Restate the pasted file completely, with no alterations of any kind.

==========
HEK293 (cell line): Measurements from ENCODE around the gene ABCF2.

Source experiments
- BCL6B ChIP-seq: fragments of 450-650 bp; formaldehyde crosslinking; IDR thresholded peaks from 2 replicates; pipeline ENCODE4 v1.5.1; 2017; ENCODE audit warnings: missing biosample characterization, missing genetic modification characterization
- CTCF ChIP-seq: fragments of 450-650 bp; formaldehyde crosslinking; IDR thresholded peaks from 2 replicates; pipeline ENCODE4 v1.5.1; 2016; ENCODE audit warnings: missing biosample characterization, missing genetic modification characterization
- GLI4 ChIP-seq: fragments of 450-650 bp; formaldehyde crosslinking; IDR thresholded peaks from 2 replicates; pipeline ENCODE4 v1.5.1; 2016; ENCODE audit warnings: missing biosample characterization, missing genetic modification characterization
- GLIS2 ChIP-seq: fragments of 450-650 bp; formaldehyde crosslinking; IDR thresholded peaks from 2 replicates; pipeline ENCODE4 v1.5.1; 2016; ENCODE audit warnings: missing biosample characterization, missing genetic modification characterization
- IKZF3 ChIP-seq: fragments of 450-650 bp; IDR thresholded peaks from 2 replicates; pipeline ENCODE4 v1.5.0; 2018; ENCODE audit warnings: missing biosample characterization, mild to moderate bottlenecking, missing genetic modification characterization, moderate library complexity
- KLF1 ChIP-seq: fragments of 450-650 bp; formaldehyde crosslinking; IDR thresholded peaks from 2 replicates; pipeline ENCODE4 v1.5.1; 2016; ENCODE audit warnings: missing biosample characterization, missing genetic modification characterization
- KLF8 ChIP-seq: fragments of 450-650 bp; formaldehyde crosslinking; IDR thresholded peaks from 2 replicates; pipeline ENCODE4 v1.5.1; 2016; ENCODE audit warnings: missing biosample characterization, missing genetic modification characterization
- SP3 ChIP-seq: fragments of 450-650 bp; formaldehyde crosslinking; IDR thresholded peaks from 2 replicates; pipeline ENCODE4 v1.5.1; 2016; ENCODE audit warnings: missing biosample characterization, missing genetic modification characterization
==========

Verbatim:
HEK293 (cell line): Measurements from ENCODE around the gene ABCF2.

Source experiments
- BCL6B ChIP-seq: fragments of 450-650 bp; formaldehyde crosslinking; IDR thresholded peaks from 2 replicates; pipeline ENCODE4 v1.5.1; 2017; ENCODE audit warnings: missing biosample characterization, missing genetic modification characterization
- CTCF ChIP-seq: fragments of 450-650 bp; formaldehyde crosslinking; IDR thresholded peaks from 2 replicates; pipeline ENCODE4 v1.5.1; 2016; ENCODE audit warnings: missing biosample characterization, missing genetic modification characterization
- GLI4 ChIP-seq: fragments of 450-650 bp; formaldehyde crosslinking; IDR thresholded peaks from 2 replicates; pipeline ENCODE4 v1.5.1; 2016; ENCODE audit warnings: missing biosample characterization, missing genetic modification characterization
- GLIS2 ChIP-seq: fragments of 450-650 bp; formaldehyde crosslinking; IDR thresholded peaks from 2 replicates; pipeline ENCODE4 v1.5.1; 2016; ENCODE audit warnings: missing biosample characterization, missing genetic modification characterization
- IKZF3 ChIP-seq: fragments of 450-650 bp; IDR thresholded peaks from 2 replicates; pipeline ENCODE4 v1.5.0; 2018; ENCODE audit warnings: missing biosample characterization, mild to moderate bottlenecking, missing genetic modification characterization, moderate library complexity
- KLF1 ChIP-seq: fragments of 450-650 bp; formaldehyde crosslinking; IDR thresholded peaks from 2 replicates; pipeline ENCODE4 v1.5.1; 2016; ENCODE audit warnings: missing biosample characterization, missing genetic modification characterization
- KLF8 ChIP-seq: fragments of 450-650 bp; formaldehyde crosslinking; IDR thresholded peaks from 2 replicates; pipeline ENCODE4 v1.5.1; 2016; ENCODE audit warnings: missing biosample characterization, missing genetic modification characterization
- SP3 ChIP-seq: fragments of 450-650 bp; formaldehyde crosslinking; IDR thresholded peaks from 2 replicates; pipeline ENCODE4 v1.5.1; 2016; ENCODE audit warnings: missing biosample characterization, missing genetic modification characterization